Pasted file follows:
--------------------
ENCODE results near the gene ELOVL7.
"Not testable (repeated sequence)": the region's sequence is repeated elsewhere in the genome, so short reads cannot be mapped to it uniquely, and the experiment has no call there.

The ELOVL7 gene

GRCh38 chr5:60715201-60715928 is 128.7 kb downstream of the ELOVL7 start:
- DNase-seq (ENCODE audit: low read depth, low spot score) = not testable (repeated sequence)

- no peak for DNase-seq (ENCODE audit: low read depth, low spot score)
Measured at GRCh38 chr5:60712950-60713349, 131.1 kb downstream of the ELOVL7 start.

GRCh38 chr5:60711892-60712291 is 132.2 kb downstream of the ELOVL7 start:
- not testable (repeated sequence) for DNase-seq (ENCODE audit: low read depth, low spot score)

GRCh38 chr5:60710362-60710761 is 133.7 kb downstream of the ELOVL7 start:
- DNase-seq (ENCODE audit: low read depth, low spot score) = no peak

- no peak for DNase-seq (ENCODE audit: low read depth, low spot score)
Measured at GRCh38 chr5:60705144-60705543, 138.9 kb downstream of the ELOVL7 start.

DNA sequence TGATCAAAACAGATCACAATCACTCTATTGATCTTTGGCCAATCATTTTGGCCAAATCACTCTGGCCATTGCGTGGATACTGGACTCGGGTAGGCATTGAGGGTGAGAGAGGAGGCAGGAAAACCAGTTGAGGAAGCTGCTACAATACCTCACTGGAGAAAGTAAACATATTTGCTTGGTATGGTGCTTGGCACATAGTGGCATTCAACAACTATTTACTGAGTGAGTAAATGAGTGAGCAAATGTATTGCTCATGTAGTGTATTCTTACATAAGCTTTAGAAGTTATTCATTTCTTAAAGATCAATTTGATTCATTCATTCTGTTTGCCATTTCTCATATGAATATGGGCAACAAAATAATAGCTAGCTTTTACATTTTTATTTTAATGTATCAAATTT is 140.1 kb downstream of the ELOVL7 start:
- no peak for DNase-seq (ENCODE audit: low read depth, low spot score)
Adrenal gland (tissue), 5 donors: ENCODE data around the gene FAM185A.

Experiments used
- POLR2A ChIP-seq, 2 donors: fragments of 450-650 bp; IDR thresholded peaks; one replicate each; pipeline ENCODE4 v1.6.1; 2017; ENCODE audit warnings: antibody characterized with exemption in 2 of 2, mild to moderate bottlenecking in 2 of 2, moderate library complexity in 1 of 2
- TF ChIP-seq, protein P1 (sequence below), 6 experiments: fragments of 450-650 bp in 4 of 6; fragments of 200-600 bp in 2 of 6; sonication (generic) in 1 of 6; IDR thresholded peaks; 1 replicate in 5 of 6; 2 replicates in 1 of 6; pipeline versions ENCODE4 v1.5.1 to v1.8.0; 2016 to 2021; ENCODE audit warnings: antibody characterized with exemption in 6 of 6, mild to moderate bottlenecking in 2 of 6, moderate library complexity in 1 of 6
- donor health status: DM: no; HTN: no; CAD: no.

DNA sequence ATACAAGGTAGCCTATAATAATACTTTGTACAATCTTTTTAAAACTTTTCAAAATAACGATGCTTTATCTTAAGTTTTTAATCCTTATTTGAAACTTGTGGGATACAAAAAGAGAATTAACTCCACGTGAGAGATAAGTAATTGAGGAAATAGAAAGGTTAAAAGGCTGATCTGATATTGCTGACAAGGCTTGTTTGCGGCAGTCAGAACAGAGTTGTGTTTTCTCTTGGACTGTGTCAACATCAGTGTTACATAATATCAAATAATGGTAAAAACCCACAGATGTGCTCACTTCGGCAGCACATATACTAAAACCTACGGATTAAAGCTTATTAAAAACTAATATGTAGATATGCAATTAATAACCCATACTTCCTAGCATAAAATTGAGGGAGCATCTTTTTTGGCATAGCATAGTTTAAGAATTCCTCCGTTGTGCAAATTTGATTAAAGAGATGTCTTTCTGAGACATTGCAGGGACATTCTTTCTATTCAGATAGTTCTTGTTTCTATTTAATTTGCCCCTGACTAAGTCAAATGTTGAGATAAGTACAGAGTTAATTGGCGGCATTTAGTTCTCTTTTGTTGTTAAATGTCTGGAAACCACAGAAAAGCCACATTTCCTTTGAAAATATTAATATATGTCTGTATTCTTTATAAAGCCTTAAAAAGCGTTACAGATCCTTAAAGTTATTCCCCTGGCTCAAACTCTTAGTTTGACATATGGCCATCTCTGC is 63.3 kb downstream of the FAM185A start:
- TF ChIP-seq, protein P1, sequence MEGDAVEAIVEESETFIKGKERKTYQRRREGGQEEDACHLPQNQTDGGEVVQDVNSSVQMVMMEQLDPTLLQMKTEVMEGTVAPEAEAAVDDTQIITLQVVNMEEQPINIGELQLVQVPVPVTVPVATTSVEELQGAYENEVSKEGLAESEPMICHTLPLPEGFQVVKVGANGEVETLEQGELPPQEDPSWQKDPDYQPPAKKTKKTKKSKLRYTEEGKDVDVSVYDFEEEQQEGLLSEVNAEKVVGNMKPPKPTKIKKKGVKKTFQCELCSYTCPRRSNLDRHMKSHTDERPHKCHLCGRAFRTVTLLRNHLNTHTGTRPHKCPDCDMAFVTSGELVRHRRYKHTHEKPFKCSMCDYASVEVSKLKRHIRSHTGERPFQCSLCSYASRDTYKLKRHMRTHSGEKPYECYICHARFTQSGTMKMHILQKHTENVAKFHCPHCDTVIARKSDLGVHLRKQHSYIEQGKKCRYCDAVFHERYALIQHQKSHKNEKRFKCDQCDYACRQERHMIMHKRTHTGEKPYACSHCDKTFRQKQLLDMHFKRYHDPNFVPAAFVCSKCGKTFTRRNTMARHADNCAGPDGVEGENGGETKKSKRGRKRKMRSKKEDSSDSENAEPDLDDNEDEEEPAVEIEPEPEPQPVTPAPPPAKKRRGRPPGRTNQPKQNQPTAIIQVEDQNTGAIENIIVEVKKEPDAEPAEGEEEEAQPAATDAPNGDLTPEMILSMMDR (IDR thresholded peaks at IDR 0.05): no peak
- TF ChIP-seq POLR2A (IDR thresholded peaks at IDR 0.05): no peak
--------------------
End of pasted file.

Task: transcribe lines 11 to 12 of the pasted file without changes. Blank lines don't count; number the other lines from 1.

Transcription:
- DNase-seq (ENCODE audit: low read depth, low spot score) = no peak

- no peak for DNase-seq (ENCODE audit: low read depth, low spot score)